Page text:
# Arrow From an Initial Object Does Not Disturb Commutativity of the Diagram

Suppose I have a commutative diagram $D$ in the category of abelian groups. In $D$ there appear abelian groups $A$, $B$, $A\oplus B$ and some other abelian groups. Also, the natural inclusions $i:A\to A\oplus B$ and $j:B\to A\oplus B$ are also present in $D$. Suppose there is an abelain group $X$ in $D$ on which we have homolomorphisms $f:A\to X$ and $g:B\to X$ appearing in the diagram but there is, at present, no arrow from $A\oplus B$ to $X$ in $D$.

By the co product property of $A\oplus B$, there is a unique arrow from $h:A\oplus B\to X$ such that $h\circ i=f$ and $h\circ j=g$.

Question 1. Can adding $h$ to $D$ disturb the commutativity of $D$?

I think the the answer to the above question in NO.

Here is my reasoning. First we note that if $I$ is an initial object in a category $\mathcal C$, and $D$ is a commutative diagram in $\mathcal C$ which features $I$, then one can freely put an arrow starting at $I$ to any object $X$ in $D$ (if such an arrow is not already there) without disrupting the commutativity.

Now the direct sum of two abelian groups can be thought of as an initial object in the category of "cones" of $A$ and $B$. In other words, consider the category where the objects are triples $(X, f:A\to X, g:B\to X)$ and a morphism between $(X, f:A\to X, g:B\to X)$ and $(Y, h:A\to Y, k:B\to Y)$ is a homomorphism $F:X\to Y$ making the corresponding diagram commute.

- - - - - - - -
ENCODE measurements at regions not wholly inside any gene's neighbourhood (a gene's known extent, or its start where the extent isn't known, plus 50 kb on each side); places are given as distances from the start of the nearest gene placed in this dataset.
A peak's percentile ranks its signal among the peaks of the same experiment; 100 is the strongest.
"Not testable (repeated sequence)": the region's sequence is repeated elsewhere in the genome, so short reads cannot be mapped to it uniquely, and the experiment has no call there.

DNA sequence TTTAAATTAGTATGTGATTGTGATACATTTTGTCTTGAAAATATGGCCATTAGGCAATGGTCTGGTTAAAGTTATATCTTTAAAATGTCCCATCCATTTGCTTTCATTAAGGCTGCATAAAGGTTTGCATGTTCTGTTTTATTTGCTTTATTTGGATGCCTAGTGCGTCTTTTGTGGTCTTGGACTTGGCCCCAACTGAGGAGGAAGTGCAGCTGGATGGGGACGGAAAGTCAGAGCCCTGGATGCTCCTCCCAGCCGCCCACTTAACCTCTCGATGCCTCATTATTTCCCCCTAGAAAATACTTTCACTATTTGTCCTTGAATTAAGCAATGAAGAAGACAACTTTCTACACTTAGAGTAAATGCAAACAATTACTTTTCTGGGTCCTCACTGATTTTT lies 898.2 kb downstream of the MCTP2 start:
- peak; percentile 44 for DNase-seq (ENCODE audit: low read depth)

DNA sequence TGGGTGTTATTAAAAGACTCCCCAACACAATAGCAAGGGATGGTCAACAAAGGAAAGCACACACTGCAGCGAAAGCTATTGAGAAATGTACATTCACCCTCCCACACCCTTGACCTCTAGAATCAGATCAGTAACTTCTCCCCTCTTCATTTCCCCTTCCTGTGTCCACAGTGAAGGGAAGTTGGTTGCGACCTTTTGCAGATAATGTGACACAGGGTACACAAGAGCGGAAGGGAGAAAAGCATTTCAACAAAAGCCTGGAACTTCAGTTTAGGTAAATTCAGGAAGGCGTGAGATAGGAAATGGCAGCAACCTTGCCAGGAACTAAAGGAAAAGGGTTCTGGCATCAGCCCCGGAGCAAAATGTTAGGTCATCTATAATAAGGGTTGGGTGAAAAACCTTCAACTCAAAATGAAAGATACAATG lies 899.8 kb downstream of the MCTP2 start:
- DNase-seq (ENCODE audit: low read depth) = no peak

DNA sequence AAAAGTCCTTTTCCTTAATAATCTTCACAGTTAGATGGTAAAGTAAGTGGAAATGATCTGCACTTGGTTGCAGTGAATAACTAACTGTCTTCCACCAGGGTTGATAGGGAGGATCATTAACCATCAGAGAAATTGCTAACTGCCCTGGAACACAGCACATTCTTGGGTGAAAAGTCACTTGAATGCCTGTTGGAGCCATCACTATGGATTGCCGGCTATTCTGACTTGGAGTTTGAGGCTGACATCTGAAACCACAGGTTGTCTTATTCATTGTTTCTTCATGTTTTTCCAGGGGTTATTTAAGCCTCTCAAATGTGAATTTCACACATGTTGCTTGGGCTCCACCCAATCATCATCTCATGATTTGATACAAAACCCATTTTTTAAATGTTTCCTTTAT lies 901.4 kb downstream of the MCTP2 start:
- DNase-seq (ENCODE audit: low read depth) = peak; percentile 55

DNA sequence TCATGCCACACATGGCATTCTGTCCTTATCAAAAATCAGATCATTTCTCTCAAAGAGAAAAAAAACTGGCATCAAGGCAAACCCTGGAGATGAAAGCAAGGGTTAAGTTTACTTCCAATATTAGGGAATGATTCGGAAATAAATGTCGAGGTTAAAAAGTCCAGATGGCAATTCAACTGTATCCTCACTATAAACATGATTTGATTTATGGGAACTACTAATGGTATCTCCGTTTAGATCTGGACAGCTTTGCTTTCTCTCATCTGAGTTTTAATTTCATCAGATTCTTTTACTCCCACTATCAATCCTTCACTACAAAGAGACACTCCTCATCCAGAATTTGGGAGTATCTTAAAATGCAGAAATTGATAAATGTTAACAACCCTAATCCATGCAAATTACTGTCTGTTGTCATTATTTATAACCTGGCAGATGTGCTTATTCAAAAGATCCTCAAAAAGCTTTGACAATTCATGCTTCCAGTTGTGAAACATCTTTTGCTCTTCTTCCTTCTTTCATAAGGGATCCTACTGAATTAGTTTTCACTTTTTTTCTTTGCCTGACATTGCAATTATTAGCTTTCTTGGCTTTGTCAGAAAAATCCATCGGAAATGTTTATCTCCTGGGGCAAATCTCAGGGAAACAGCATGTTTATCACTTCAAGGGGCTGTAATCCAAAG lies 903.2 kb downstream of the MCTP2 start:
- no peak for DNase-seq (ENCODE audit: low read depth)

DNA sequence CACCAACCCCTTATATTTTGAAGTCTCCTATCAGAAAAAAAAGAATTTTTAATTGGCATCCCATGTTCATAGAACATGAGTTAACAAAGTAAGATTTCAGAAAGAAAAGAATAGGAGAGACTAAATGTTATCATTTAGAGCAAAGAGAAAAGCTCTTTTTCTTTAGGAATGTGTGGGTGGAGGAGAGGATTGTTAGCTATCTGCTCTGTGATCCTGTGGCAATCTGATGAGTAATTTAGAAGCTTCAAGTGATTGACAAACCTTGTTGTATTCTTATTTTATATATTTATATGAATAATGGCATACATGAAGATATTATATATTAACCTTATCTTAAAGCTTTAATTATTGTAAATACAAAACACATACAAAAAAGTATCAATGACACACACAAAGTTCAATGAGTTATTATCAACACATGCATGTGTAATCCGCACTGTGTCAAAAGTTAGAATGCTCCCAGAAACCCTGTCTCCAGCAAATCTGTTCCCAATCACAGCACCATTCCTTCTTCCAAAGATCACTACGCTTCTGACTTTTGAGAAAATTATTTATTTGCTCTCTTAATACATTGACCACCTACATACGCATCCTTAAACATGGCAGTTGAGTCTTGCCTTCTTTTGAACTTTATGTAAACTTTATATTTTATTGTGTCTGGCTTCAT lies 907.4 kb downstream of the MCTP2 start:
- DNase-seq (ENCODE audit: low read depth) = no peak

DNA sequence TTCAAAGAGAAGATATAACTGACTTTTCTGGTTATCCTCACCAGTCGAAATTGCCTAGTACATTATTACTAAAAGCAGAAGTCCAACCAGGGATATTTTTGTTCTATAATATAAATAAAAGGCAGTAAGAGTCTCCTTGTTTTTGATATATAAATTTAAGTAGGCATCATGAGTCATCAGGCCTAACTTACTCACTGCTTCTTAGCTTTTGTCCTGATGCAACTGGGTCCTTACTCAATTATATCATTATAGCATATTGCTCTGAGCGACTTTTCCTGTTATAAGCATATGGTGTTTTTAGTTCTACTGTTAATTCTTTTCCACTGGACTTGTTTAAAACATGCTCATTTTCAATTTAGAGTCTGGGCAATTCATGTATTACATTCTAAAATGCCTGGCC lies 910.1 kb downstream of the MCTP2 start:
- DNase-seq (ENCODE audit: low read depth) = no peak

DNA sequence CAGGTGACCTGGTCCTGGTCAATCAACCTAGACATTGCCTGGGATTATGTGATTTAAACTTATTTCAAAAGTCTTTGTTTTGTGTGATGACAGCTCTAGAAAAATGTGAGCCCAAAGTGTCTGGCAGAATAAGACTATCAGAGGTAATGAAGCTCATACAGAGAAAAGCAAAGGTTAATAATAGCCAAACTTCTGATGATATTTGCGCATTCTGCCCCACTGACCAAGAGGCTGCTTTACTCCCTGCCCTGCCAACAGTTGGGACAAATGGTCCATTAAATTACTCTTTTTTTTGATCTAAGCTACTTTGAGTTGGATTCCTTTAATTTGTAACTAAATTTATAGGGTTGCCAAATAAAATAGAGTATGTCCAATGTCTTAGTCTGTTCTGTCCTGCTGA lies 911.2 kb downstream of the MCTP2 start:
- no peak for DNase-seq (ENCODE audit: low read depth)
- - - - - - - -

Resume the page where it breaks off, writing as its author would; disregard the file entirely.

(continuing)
Then by the previous remark about initial objects, we can answer the above question with a NO.

Question 2. Can we more generally say that if there is a universal object in a commutative diagram, then we can draw any missing arrows which can be drawn by using the universal property without disturbing the commutativity of the diagram.

Can somebody answer the above question?

The answer to Question 2 is no. Usually formally speaking a diagram in $\mathbb{C}$ is a functor into $\mathbb{C}$ using this as the definition one can make a simpler counter example, however some people might not feel that such an example constitutes a commutative diagram. I feel that nobody should object to the following: The diagram in the category of sets $$\newcommand{\ra}[1]{\!\!\!\!\!\!\!\!\!\!\!\!\xrightarrow{\quad#1\quad}\!\!\!\!\!\!\!\!} \newcommand{\da}[1]{\left\downarrow{\scriptstyle#1}\vphantom{\displaystyle\int_0^1}\right.} % \begin{array}{lll} \{*\}\ & \ra{\ } & \{*\} \\ \da{f} & & \da{f} \\ S & \ra{1_S} & S \end{array}$$ clearly commutes for any such $f$, however if $S$ is a set with at least two elements then inserting the diagonal arrow from $S \to \{*\}$ (which is the unique arrow to a terminal object) makes the diagram no longer commutative.